The compositor sits before muti alphabet key board and punches the key in much the same manner as a type wrote is operated.  Brass muld called matrices are released from their position of storage in magazine. They drop through the delivery channels and one then carried to the assembly elevator, at this point space bands a re dropped between words henes of martrices and lands is  then carried to the casting mechanism where moltern metal is flushed against than coasting type slug. Immediately after casting the matrices and space bonds are revised by the first elevator to a point where they  are transferred to the distributing elevator that lift at a certain position form where they are returned to the their storage box ready for use again.

 

HOT METAL

Casting of type from the monotype and linotype machines is known as hot metal,  this is because the production of much of the materials in use in this system. Type slugs, goods, roles  and leads are the products of hot metal system as they are molten metal based.

 

BOOK BINDING:      After the mechanization of printing there are a high demand of book and these binding operation cash making and case in remind in the hand of craptment with how out put needed mechanization too.

 

 

 

 

 

 

 

FIG. SHOS PARTS OF A TYPE

CHAPTER TWO

LETTER PRESS MACHINE

Letter press machines fall into three basic classes namely:-

  1. Platen
  2. Cylinder machines
  3. Rotary machines

 

Hand press:     The original hand printing of 1440  are still in use today. The pressure is applied by means of simple screw turning on to the flat platen. It is used in printing small job like card rebells tickers of minor quantity e.g. of such machine is Adana.

 

Platen Machine

There are two classes of platen machines, the high and heavy platen. The difference in these machines in not merely melter of weight and strength but the scope of job they handle. Light platen takes heles light job as circulars cards, hand bills, envelops etc. at a very slow process e.g. of right machine is clamshell (hand fed) automatic clamshell and Victoria platen heavy platens are the faster paralled approach plates machines e.g. heidlbery and thopmpsom platen they are automatic self feeding platen.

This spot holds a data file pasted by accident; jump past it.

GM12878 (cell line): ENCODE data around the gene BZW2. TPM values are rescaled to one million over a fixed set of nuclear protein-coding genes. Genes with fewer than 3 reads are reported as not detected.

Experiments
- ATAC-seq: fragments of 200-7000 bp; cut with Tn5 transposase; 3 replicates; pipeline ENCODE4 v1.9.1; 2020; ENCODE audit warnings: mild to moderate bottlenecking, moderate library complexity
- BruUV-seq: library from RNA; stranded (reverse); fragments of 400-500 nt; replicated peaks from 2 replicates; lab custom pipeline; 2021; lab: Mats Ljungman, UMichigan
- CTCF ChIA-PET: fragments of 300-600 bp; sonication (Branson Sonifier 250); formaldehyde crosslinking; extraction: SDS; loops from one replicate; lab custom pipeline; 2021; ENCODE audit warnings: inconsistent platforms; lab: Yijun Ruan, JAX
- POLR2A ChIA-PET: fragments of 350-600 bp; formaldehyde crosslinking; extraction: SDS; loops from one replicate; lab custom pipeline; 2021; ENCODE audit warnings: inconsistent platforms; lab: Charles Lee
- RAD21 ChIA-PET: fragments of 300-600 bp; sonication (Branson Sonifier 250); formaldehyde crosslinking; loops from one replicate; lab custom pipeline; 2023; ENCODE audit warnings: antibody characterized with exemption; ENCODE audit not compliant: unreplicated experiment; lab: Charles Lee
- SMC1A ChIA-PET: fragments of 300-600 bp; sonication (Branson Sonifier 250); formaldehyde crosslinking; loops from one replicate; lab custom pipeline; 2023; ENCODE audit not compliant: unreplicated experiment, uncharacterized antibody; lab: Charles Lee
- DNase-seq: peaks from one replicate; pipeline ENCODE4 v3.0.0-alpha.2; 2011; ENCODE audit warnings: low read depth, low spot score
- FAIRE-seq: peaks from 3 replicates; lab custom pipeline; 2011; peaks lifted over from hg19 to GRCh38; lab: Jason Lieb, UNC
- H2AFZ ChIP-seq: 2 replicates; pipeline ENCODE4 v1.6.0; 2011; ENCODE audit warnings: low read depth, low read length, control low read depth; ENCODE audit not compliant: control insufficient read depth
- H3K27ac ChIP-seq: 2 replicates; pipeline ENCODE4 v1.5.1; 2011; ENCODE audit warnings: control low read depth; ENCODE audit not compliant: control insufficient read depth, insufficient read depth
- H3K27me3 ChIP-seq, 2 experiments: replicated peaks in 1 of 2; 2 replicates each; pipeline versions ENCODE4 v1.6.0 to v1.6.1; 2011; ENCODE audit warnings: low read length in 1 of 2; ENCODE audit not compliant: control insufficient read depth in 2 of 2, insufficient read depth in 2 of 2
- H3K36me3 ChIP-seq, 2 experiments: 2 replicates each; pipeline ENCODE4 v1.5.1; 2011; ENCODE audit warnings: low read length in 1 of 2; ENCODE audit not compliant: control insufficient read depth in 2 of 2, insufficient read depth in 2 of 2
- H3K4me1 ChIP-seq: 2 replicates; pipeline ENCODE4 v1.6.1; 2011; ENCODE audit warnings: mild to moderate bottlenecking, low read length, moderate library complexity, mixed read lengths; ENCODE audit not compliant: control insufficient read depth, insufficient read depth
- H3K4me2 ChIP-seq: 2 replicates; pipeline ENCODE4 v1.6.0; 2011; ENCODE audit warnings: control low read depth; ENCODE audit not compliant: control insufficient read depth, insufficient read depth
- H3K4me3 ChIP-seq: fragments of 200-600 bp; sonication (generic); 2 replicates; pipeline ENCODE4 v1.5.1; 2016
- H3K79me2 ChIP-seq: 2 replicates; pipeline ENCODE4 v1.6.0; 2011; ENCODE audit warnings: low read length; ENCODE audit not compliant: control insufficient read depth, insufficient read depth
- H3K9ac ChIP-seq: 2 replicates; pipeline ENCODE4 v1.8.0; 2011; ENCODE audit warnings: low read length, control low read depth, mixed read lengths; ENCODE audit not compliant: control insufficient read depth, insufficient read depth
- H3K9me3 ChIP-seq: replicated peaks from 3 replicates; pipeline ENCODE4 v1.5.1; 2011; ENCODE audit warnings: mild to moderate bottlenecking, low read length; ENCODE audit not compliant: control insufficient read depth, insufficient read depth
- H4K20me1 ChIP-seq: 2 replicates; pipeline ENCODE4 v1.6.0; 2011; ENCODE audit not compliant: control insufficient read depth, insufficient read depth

A chased forme for printing is hock up the type bed of the machine.

Diagram of machine

Impression being taken

Fig shows light or jobbing platen

 

CYLINDER MACHINE

Cylinder machine can be classified into three types:

  1. Stop Cylinder: It rotates slowly n ad again
  2. Two Revolution Cylinder: It revolution cylinder makes two revolution for each impression. It is very large for printing larger jobs.
  3. Single Revolution Cylinder: This machine prints in a single revolution.

 

PRINCIPLES OF LITHOGRAPHY 

Lithography is a modern method of printing that involves application of mechanical and chemical processes in printing. The printing surface and non printing surfaces are on the same plane.

STONE SUBSTITUTES

Line stone which used to be a reliable lithography printing surfaces largely superseded in the modern application of lithographic printing due to the need for increased demand to compete with the contemn porory processes. Experiment were seriously made to improve the suitable surface. Highly complex matal alloye were involved and  found useful in sheet form.

Plates:     Zinc and Aluminum were found to be entirely a satisfactory lithographic printing surface. Today there are several types of matal plates in conventional use for different purposes.

SPESNSITISED ALUMINUM PLATES